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These were surely great achievements of Themistocles, but there was a greater still to come. When he saw that the citizens yearned for Aristides, and feared lest out of wrath he might join himself to the Barbarian and so subvert the cause of Hellas,—he had been ostracized before the war in consequence of political defeat at the hands of Themistocles,1—he introduced a bill providing that those who had been removed for a time be permitted to return home and devote their best powers to the service of Hellas along with the other citizens. [2]

When Eurybiades, who had the command of the fleet on account of the superior claims of Sparta, but who was faint-hearted in time of danger, wished to hoist sail and make for the Isthmus, where the infantry also of the Peloponnesians had been assembled, it was Themistocles who spoke against it, and it was then, they say, that these memorable sayings of his were uttered. When Eurybiades said to him, ‘Themistocles, at the games those who start too soon get a caning,’ ‘Yes,’ said Themistocles, ‘but those who lag behind get no crown.’ [3] And when Eurybiades lifted up his staff as though to smite him, Themistocles said: ‘Smite, but hear me.’ Then Eurybiades was struck with admiration at his calmness, and bade him speak, and Themistocles tried to bring him back to his own position. But on a certain one saying that a man without a city had no business to advise men who still had cities of their own to abandon and betray them, Themistocles addressed his speech with emphasis to him, saying: [4] ‘It is true, thou wretch, that we have left behind us our houses and our city walls, not deeming it meet for the sake of such lifeless things to be in subjection; but we still have a city, the greatest in Hellas, our two hundred triremes, which now are ready to aid you if you choose to be saved by them; but if you go off and betray us for the second time, straightway many a Hellene will learn that the Athenians have won for themselves a city that is free and a territory that is far better than the one they cast aside.’ [5] When Themistocles said this, Eurybiades began to reflect, and was seized with fear lest the Athenians go away and abandon him. And again, when the Eretrian tried to argue somewhat against him, ‘Indeed !’ said he, ‘what argument can ye make about war, who, like the cuttle-fish, have a long pouch in the place where your heart ought to be?’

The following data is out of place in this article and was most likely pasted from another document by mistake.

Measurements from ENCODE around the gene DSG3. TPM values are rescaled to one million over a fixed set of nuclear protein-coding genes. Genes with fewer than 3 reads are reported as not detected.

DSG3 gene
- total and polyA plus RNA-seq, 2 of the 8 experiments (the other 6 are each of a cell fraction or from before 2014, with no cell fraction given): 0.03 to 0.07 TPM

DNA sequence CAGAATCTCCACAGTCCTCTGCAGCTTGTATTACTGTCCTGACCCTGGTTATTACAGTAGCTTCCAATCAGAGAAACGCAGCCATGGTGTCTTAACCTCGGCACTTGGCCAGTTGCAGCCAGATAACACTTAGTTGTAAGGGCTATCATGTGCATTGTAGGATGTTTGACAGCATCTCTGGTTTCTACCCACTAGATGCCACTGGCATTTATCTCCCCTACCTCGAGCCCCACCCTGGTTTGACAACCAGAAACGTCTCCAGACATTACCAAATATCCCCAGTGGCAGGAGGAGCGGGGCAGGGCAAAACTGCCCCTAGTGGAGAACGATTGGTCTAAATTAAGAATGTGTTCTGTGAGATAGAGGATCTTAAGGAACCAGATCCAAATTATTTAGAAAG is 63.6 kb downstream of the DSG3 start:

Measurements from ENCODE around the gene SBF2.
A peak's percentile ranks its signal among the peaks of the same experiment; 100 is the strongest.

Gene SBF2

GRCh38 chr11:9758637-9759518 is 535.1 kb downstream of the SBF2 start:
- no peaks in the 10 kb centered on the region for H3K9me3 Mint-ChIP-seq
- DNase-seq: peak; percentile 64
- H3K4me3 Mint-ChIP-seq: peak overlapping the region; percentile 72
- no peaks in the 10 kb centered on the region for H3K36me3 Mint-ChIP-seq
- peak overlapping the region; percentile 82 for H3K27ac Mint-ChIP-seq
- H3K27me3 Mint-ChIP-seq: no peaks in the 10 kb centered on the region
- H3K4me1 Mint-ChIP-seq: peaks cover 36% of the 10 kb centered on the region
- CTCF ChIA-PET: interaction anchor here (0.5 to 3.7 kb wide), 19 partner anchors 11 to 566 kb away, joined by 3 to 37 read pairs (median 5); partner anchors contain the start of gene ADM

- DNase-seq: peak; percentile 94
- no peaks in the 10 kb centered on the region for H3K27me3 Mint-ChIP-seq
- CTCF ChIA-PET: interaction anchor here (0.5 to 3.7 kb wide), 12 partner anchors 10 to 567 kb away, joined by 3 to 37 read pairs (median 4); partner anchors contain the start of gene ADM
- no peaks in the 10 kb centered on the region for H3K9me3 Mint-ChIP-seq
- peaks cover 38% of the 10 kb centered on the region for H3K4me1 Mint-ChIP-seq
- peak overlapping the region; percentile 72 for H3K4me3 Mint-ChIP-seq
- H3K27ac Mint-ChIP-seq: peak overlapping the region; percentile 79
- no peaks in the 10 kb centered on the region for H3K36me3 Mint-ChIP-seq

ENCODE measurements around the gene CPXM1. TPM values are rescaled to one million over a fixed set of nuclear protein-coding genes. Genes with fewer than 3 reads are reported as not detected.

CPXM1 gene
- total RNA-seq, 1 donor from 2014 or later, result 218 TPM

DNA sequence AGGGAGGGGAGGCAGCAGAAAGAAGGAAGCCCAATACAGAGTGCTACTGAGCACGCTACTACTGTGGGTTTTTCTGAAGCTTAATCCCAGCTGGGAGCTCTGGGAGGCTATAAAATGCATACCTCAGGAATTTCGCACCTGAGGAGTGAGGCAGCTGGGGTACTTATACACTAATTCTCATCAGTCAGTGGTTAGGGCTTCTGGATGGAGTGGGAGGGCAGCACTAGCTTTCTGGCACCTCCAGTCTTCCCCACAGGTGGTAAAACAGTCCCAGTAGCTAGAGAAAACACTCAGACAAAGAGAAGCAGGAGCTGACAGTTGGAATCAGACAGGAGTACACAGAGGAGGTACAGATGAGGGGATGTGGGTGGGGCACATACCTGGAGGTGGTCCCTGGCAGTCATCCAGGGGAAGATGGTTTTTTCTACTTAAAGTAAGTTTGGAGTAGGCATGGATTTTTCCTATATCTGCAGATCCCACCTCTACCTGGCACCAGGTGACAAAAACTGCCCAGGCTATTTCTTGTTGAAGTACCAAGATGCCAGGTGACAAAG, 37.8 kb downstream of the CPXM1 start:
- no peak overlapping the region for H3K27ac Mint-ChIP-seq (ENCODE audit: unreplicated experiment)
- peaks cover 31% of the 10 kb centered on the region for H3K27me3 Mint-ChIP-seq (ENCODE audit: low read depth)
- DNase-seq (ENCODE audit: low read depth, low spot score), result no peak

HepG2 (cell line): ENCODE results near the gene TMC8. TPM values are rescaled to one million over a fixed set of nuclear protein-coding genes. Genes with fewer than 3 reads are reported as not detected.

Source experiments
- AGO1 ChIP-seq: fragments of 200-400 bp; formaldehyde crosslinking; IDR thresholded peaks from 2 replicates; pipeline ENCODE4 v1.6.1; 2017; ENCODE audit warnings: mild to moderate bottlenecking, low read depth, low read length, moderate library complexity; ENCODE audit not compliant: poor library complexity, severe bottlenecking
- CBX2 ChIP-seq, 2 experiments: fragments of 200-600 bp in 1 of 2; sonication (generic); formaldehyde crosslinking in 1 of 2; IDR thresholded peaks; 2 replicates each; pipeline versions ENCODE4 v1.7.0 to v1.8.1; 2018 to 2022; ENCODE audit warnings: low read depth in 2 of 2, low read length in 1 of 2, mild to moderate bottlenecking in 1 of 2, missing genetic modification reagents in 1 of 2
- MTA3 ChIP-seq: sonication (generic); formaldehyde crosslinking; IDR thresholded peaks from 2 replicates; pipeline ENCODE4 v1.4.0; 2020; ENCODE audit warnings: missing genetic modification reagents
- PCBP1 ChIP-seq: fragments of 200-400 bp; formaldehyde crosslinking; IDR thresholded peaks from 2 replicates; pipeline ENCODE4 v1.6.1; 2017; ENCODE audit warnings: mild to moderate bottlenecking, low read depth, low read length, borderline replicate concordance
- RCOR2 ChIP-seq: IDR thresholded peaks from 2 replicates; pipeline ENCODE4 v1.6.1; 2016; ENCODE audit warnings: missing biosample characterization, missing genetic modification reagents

1 Cf. Plut. Them. 5 fin.

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